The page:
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i need some information about csv extension, what is the use of csv extention, how to use it, any simple example

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closed as not a real question by Richard, Piskvor, ho1, Marc Gravell Feb 17 '11 at 12:05

It's difficult to tell what is being asked here. This question is ambiguous, vague, incomplete, overly broad, or rhetorical and cannot be reasonably answered in its current form. For help clarifying this question so that it can be reopened, visit the help center.If this question can be reworded to fit the rules in the help center, please edit the question.

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This can't be a real question. You're asking how to use a file extension? –  Cody Gray Feb 17 '11 at 7:49
    
no i know how to use file extension –  vijay Feb 17 '11 at 7:49
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So, what are you asking? You wrote the question, not me. –  Cody Gray Feb 17 '11 at 7:50
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Then you meant to ask about the file format, not the extension. The extension is just the part of the file name that indicates its format. –  Core Xii Feb 17 '11 at 7:51
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2 Answers

It's just a way to indicate the type of the file, nothing more, nothing less. Could call the file XXXX.doodleberry for all the operating system or the application using it could care about it.

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Wrong. Most operating systems determine the type of a file from its extension. Nothing knows how to open .doodleberry files. –  Cody Gray Feb 17 '11 at 7:52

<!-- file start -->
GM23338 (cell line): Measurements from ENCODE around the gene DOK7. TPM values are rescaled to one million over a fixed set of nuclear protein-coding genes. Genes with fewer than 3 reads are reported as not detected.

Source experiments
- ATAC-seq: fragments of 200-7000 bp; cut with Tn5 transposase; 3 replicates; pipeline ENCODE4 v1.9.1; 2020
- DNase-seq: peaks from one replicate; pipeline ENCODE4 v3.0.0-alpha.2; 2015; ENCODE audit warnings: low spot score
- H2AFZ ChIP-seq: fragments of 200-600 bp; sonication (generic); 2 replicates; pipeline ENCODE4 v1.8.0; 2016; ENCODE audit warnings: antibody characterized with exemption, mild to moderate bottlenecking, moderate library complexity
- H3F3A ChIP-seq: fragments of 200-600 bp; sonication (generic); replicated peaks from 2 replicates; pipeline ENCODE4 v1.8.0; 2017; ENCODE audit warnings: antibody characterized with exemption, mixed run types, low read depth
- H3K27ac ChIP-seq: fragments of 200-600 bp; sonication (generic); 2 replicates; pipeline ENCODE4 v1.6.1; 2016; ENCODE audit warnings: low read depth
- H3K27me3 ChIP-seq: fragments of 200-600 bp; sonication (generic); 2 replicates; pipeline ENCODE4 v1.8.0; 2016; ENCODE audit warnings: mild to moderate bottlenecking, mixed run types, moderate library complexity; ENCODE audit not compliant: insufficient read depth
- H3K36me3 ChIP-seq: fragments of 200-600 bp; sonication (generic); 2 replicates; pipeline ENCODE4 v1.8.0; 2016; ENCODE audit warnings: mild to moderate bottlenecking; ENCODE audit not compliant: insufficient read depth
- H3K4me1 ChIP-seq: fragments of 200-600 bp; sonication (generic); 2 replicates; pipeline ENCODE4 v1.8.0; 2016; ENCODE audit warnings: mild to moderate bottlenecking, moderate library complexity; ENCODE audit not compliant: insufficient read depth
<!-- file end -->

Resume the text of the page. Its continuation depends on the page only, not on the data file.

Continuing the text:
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@Cody: not quite true. If you want to run the particular file and expecting an associated program to be executed (like Excel when you open a .csv file), then file extension does matter. But you can also run Excel beforehand and open a .doodleberry file; it should run without problems. In *nix world, a shebang will determine what needs to be run when you "execute" a file. –  darioo Feb 17 '11 at 7:58
    
@darioo: Yes, you can open it from within Excel no matter what it is named. But the associated program will not be launched by the operating system if it doesn't recognize the extension. Given that the answer says "for all the operating system...could care about it", I think my comment still holds true. The point is, it's simply not valid to dismiss file extensions as completely irrelevant. –  Cody Gray Feb 17 '11 at 8:00
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IMHO, the file extension is most relevant to the user, who can tell at a glance what is inside a folder, even if just a plain file list is provided. However, some apps will check for the file extension when attempting to open the file; while it is broken behavior, it makes the application care (IIRC, some old versions of Excel will go crazy if you rename the file to .xml, as they will try to parse as XML, regardless of actual structure); some apps won't even open anything that has an incorrect extension. So, although the applications shouldn't care, it is not always so. –  Piskvor Feb 17 '11 at 9:41
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Here is all you could possibly want to know about CSV.

And if that doesn't satisfy your unquestionable thirst for knowledge, try the references from Wikipedia and Google.

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